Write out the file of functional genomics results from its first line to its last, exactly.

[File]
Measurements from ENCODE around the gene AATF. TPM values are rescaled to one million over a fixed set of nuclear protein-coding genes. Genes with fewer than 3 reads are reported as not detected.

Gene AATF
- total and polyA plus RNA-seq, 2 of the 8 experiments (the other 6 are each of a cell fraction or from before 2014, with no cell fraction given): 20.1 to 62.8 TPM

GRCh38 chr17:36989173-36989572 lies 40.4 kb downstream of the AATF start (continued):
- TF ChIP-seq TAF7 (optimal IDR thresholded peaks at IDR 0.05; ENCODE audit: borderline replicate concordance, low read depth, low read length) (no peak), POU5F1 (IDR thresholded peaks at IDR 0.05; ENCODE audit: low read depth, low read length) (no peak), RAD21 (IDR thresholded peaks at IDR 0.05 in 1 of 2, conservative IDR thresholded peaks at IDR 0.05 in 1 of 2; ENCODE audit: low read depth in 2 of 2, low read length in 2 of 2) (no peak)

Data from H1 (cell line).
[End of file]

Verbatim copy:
Measurements from ENCODE around the gene AATF. TPM values are rescaled to one million over a fixed set of nuclear protein-coding genes. Genes with fewer than 3 reads are reported as not detected.

Gene AATF
- total and polyA plus RNA-seq, 2 of the 8 experiments (the other 6 are each of a cell fraction or from before 2014, with no cell fraction given): 20.1 to 62.8 TPM

GRCh38 chr17:36989173-36989572 lies 40.4 kb downstream of the AATF start (continued):
- TF ChIP-seq TAF7 (optimal IDR thresholded peaks at IDR 0.05; ENCODE audit: borderline replicate concordance, low read depth, low read length) (no peak), POU5F1 (IDR thresholded peaks at IDR 0.05; ENCODE audit: low read depth, low read length) (no peak), RAD21 (IDR thresholded peaks at IDR 0.05 in 1 of 2, conservative IDR thresholded peaks at IDR 0.05 in 1 of 2; ENCODE audit: low read depth in 2 of 2, low read length in 2 of 2) (no peak)

Data from H1 (cell line).